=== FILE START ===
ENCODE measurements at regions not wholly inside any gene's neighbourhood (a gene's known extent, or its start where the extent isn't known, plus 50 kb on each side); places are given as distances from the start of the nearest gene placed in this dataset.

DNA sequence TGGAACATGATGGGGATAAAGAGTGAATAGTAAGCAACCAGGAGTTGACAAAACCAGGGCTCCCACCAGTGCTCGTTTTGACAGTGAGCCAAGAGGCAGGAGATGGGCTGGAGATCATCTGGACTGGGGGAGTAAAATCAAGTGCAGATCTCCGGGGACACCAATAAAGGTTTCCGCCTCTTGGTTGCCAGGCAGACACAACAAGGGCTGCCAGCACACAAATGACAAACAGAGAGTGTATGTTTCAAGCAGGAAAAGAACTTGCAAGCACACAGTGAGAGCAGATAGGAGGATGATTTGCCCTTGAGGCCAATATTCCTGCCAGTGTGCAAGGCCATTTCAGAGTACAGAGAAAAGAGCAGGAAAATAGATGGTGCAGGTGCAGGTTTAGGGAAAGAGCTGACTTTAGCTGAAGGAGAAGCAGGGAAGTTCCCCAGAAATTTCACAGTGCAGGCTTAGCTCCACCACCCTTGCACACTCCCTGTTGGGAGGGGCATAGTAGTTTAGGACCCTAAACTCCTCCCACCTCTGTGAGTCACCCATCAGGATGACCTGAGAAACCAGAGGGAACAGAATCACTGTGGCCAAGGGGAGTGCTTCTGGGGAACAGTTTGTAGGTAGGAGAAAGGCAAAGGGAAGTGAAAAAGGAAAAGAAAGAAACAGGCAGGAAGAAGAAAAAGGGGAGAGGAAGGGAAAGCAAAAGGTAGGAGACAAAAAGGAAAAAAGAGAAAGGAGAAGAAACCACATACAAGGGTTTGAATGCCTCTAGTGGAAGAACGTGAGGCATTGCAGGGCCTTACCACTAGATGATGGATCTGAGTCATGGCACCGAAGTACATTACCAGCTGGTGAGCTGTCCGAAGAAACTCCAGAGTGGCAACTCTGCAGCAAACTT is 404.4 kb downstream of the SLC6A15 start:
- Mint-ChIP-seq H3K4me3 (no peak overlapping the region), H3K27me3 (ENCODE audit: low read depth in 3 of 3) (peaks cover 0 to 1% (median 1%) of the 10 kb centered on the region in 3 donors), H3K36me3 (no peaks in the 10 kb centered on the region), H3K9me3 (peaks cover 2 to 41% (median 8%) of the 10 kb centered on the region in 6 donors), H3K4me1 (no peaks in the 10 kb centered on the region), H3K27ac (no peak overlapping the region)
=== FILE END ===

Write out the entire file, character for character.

ENCODE measurements at regions not wholly inside any gene's neighbourhood (a gene's known extent, or its start where the extent isn't known, plus 50 kb on each side); places are given as distances from the start of the nearest gene placed in this dataset.

DNA sequence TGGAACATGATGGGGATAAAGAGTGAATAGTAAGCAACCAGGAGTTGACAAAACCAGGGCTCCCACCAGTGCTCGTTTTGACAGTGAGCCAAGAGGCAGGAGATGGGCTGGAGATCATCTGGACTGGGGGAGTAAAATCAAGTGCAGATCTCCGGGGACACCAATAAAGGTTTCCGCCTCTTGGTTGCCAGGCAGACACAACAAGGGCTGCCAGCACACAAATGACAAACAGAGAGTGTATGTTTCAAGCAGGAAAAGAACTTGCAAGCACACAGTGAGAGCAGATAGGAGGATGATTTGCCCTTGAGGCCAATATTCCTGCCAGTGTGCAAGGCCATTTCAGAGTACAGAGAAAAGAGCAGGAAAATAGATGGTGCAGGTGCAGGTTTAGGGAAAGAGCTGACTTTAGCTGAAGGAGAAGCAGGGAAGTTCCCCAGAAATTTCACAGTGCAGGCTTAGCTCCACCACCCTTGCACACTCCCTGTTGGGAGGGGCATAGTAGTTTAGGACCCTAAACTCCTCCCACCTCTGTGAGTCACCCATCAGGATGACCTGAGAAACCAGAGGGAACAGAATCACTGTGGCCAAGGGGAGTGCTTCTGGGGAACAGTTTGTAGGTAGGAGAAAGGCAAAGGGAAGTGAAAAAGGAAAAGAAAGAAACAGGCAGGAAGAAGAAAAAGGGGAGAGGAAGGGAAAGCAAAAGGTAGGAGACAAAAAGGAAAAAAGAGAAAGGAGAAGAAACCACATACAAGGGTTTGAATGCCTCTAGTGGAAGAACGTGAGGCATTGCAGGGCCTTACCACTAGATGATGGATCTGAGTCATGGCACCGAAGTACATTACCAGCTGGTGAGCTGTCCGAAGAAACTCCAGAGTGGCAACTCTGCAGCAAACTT is 404.4 kb downstream of the SLC6A15 start:
- Mint-ChIP-seq H3K4me3 (no peak overlapping the region), H3K27me3 (ENCODE audit: low read depth in 3 of 3) (peaks cover 0 to 1% (median 1%) of the 10 kb centered on the region in 3 donors), H3K36me3 (no peaks in the 10 kb centered on the region), H3K9me3 (peaks cover 2 to 41% (median 8%) of the 10 kb centered on the region in 6 donors), H3K4me1 (no peaks in the 10 kb centered on the region), H3K27ac (no peak overlapping the region)